Caroline Koenig


Hometown:Lake Mary, Florida
School: Lake Mary High School
Sponsor District : District 6980
Sponsor Club:Lake Mary, Florida
Host District: District 1620
Host Club: The Rotary Club of Thuin


My Bio

Hey all! My name is Caroline Koenig, I am 18 years old and I am currently a senior at Lake Mary High School (Go Rams!!). At school, I am on the cross country team, and I take part in choir, Music Honors Society and Spanish Honors Society. When I’m not in school I love being active outdoors, going out with friends, singing, playing guitar and listening to all kinds of music. Though I never have trouble staying busy, I always leave time for my crazy, goofy family, whom I love! I have lived in Florida now for almost four years, but before that I lived in a small town near Cincinnati, Ohio, where I grew up with my younger brother Nicholas and my older sister Colleen. When I moved to Florida, I had no idea that it would one day lead me to the Rotary Youth Exchange Program or that I would actually be granted the opportunity to experience life in another country! Ever since I was very little I had always been eager to learn more about people and things that were foreign to me and as a naturally inquisitive person, I always loved making new discoveries about the world around me. Regardless of what new things I want to try I can always count on my family for encouragement and support in my new endeavors and without that, I know that I would have never had the chance to pursue my dreams. I am so excited that I am finally going to have the chance to channel all of my energy and enthusiasm into something completely unfamiliar to me, and in result, come home as a stronger, smarter and more worldly person. Look out Belgium!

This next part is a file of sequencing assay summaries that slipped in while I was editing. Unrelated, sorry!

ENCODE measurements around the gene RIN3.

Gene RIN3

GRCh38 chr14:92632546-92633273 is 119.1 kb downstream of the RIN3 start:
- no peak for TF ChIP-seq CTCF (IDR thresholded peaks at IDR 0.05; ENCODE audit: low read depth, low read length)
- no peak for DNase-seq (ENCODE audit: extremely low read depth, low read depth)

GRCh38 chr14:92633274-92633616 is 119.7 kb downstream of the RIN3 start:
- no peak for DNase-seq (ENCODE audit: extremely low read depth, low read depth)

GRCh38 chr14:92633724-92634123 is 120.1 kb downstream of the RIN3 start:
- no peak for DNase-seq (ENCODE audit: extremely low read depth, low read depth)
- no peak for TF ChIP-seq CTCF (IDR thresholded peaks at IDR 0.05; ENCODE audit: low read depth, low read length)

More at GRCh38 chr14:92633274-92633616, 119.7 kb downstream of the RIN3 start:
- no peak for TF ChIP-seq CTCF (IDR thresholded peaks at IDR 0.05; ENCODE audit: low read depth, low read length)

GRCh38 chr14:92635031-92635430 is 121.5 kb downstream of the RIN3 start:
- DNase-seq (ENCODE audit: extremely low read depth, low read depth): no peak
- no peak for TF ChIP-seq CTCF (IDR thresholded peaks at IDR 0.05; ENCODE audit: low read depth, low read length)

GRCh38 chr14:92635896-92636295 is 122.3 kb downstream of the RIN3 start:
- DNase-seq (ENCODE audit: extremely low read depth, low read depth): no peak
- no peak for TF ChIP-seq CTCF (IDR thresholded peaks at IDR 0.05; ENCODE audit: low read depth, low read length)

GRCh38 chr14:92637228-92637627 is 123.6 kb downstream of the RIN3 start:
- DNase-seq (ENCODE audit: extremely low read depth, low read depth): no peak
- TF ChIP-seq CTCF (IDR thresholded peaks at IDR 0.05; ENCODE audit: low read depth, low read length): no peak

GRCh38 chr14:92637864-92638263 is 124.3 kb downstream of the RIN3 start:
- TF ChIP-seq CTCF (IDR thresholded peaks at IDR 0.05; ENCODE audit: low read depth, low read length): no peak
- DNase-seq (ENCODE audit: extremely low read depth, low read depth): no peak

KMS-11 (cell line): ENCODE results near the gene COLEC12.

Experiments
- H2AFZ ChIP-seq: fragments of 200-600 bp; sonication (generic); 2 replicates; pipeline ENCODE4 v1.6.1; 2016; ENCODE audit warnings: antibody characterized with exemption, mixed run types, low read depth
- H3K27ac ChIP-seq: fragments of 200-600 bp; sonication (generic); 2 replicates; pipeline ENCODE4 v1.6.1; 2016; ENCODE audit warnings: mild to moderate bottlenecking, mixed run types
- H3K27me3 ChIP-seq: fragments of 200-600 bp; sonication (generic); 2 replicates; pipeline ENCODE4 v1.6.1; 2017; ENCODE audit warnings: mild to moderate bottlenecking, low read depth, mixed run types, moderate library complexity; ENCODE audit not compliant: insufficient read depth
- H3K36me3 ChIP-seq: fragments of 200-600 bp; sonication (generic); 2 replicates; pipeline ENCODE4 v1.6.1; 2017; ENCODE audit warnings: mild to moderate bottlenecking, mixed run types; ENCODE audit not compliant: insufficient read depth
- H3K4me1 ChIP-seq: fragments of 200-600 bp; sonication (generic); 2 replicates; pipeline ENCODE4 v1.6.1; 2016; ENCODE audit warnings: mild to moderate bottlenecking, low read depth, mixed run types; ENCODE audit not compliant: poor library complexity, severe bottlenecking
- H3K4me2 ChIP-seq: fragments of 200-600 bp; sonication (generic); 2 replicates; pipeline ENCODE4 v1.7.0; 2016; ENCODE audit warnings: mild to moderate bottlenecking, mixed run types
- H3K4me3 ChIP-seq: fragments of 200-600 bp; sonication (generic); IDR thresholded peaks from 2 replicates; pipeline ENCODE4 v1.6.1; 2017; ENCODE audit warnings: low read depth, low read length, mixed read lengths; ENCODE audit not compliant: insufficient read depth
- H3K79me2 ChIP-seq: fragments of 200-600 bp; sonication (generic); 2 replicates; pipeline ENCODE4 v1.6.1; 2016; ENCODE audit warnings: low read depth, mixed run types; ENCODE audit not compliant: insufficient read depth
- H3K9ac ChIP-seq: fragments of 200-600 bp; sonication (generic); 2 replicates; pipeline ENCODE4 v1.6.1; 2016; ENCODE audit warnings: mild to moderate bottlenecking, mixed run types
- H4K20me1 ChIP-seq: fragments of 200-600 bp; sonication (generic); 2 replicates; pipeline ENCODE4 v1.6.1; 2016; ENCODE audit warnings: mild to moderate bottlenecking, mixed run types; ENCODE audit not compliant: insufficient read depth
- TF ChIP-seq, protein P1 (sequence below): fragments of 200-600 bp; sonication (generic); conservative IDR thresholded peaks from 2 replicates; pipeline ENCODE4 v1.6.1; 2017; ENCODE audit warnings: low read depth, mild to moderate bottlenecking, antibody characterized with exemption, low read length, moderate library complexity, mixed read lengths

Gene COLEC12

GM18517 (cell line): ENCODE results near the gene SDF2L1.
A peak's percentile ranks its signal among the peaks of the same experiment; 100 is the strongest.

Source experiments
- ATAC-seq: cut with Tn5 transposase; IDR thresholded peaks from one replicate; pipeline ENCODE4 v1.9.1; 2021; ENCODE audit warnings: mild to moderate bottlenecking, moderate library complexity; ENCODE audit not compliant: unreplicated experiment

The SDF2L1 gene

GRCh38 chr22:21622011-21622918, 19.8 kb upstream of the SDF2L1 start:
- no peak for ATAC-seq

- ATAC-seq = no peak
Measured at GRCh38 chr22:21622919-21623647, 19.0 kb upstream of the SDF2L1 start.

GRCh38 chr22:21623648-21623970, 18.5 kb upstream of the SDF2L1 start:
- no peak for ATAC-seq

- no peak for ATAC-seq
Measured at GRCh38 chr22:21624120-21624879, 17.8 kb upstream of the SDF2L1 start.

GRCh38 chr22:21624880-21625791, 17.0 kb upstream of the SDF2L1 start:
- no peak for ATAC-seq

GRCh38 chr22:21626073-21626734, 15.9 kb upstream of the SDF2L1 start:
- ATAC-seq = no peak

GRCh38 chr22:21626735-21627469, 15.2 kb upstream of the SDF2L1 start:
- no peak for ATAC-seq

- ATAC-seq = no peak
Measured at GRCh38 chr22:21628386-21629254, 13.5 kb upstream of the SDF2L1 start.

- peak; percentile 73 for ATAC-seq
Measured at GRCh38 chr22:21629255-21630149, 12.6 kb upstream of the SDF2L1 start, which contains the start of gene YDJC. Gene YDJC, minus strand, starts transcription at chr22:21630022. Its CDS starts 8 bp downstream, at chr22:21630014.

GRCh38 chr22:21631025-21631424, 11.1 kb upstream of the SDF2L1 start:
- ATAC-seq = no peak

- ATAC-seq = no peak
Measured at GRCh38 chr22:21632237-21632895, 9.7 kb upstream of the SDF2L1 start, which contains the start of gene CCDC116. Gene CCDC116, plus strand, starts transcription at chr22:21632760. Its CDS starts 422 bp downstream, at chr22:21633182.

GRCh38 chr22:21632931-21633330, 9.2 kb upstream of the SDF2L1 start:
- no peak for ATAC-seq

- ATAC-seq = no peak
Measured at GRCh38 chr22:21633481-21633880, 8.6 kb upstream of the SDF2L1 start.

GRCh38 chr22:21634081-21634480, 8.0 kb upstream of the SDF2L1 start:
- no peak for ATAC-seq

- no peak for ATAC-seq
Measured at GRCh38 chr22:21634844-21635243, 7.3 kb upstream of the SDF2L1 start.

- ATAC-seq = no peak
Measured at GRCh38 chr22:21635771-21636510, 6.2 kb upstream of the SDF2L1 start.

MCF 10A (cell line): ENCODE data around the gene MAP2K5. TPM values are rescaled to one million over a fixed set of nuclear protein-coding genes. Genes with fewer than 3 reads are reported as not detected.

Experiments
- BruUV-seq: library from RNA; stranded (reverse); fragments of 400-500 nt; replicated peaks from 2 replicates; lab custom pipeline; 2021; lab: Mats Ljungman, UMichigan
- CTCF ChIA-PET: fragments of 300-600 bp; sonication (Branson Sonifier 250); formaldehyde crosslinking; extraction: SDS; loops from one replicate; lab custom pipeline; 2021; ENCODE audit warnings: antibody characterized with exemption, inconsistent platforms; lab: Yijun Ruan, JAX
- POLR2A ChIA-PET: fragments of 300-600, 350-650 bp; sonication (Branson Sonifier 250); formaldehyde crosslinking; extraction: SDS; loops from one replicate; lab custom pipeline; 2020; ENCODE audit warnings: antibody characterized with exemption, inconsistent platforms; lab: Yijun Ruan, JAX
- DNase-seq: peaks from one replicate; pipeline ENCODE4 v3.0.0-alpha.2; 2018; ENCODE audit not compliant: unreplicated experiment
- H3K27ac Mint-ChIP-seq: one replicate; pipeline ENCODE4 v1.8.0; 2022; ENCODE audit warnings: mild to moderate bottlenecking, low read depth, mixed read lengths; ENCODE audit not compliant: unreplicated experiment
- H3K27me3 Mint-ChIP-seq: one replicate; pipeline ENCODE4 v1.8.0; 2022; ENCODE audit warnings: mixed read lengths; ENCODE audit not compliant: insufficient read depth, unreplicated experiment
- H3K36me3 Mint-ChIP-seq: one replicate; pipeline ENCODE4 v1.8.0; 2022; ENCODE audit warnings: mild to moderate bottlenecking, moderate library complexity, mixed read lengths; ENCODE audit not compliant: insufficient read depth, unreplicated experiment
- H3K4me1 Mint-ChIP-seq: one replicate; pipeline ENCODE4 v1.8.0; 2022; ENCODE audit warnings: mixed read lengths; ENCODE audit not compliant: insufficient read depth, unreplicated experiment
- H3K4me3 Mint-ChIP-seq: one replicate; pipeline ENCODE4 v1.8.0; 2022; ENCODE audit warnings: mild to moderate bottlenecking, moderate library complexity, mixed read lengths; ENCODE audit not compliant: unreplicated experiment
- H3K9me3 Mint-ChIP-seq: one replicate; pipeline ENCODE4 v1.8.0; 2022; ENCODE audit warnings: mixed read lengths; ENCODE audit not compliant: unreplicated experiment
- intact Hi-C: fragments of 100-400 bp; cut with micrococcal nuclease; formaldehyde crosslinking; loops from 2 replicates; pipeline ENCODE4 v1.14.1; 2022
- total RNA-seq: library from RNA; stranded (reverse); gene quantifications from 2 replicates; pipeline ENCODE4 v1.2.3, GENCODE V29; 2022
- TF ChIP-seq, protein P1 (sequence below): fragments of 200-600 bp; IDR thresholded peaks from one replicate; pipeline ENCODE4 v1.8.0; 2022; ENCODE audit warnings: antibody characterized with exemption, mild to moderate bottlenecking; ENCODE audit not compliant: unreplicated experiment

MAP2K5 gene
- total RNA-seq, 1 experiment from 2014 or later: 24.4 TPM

Visiting the Queen in London :)

Visiting the Queen in London :)

Me with most of my host siblings :)

Me with most of my host siblings :)

Journals: Caroline - Belgium

  • Caroline, outbound to Belgium

    So, after almost six months in Belgium and more than half of my exchange gone I thought I would give an update on what's been going on in my life recently :) I switched host families on December 5 and I can honestly say that ever since I crossed the threshold of the Crabbe residence, my life has been a crazy roller coaster hurtling into a million unexpected twists and turns. I never knew that Belgium could be like this or that I could have this much tolerance, strength and flexibility.